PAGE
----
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Thanks, but no thanks
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I disagree with both the liberal and conservative approaches to the current economic crisis.

The conservative approach is to give more money to the wealthy so they can consume more.

The liberal approach is to give money to the other 90 percent of us so we can consume more.

Do you see something in common in those two approaches to the economy? Both are based on consumption, whether we need the products or not.

Consumption of more Gummy Bears, clothes that last perhaps for a year, electronic devices that further isolate us from human contact, instant noise that passes for information, etc.

They assume a consumer society. But, we have to agree to consume. I think our answer should be a firm but polite, "thanks, but no thanks."

My parents grew up in an investment society. They did not object to taxes which paid for the roads, schools/colleges, libraries, social security, because they were part of an investment society. They were investing in a future that would benefit themselves and others.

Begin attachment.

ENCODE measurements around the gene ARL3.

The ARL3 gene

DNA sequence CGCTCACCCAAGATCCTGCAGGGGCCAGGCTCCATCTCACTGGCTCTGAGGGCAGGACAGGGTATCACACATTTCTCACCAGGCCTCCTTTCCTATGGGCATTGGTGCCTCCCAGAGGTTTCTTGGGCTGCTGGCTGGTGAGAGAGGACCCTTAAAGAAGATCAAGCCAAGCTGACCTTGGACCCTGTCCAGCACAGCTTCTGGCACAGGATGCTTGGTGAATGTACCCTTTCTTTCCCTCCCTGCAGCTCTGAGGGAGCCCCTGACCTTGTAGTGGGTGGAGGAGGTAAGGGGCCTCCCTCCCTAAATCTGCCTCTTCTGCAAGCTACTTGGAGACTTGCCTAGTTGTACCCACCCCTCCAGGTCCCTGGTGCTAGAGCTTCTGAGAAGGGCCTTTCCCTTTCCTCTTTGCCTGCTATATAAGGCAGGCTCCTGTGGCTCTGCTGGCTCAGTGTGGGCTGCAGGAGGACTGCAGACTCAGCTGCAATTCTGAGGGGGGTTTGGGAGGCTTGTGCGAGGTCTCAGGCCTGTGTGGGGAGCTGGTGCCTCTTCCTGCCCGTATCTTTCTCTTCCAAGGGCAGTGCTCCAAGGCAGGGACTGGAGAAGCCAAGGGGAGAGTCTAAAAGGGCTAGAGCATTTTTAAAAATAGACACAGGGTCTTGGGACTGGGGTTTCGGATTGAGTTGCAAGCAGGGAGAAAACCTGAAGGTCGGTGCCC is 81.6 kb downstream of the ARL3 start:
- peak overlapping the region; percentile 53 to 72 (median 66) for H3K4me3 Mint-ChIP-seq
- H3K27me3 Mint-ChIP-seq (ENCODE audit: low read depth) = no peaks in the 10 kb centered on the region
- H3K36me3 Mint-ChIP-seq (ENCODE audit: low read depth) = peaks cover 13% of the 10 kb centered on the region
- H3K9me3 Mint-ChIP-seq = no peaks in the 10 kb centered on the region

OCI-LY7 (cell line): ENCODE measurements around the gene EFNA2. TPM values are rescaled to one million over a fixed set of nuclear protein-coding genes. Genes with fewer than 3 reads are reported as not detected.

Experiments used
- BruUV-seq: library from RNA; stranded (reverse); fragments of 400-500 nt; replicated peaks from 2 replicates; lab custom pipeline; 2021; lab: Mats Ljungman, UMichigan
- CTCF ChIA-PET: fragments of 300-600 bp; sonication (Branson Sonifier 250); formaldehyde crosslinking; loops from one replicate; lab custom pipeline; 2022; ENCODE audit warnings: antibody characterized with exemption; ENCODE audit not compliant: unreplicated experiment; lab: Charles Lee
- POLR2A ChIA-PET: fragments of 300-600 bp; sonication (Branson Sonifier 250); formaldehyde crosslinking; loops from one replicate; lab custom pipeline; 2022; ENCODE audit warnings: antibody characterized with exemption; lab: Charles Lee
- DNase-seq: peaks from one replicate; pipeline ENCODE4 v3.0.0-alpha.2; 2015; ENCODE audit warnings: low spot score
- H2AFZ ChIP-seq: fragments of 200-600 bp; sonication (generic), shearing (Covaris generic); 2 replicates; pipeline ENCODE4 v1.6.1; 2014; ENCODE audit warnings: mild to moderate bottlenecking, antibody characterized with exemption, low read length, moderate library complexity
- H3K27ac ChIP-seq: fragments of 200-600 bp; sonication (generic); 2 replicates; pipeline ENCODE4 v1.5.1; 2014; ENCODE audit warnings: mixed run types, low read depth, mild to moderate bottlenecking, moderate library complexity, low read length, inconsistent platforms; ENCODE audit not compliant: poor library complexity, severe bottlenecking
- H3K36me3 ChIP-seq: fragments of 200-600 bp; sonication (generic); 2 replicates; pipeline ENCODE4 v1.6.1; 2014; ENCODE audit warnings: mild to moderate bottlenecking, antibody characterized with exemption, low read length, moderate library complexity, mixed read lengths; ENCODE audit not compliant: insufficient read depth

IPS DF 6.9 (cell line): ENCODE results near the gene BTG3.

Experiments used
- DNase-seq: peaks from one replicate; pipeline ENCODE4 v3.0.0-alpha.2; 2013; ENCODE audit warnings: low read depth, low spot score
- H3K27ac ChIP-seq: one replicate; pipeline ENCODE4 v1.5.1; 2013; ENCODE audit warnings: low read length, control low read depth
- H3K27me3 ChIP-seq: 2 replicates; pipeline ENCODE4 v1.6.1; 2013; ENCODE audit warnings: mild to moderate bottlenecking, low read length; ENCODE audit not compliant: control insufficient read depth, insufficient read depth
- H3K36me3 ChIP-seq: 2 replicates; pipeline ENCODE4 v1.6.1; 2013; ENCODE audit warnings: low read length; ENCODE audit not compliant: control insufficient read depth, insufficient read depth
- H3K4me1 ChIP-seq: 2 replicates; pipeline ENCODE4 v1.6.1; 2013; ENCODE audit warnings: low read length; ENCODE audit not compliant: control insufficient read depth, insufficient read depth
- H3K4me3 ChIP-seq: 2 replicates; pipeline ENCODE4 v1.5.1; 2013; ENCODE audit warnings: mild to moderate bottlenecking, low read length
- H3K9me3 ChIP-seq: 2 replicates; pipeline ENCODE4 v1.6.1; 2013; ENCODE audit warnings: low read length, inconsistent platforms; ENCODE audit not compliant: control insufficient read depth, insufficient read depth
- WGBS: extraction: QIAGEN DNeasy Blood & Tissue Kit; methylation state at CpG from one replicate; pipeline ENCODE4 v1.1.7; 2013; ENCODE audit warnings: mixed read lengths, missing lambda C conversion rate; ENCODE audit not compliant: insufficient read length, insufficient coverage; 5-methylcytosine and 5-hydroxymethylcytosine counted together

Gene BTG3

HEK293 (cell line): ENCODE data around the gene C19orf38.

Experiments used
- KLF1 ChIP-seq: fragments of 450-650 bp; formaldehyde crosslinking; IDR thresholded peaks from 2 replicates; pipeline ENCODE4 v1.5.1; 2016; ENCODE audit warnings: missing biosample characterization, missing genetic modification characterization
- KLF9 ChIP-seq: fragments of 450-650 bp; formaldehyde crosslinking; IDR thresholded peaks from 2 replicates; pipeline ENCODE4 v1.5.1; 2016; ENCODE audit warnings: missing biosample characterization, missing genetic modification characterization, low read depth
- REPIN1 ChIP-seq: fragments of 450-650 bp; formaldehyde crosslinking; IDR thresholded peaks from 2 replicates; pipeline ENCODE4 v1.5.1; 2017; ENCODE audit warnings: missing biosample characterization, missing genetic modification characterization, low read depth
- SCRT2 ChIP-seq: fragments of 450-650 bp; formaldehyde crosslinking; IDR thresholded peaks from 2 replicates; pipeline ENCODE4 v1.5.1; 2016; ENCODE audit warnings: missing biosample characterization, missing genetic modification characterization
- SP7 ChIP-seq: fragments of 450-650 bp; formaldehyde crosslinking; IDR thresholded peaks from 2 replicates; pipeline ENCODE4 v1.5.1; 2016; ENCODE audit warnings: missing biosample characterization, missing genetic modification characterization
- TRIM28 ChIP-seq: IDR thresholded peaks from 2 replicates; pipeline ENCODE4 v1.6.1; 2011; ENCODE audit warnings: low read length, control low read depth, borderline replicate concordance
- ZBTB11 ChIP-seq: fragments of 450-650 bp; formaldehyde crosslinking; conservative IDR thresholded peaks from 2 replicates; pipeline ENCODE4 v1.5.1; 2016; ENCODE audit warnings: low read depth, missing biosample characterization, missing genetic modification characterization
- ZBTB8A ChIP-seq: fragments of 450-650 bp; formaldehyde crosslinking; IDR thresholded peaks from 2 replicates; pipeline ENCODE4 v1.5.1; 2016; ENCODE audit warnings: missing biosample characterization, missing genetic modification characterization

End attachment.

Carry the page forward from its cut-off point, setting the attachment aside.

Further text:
They invested at home as well. They did not buy on credit except for their home and when I was in high school, a new car. Everything else was on a cash basis. Rather than the latest gadgets, we spent a lot of time just being at home, largely entertaining ourselves. Books figured rather prominently in that entertainment.

Invest in yourselves, in your family and in your community. The answer isn’t more consumption. More consumption is the question. The answer is, "Thanks, but no thanks."

Patrick Durusau is a resident of Covington. His columns regularly appear on Fridays.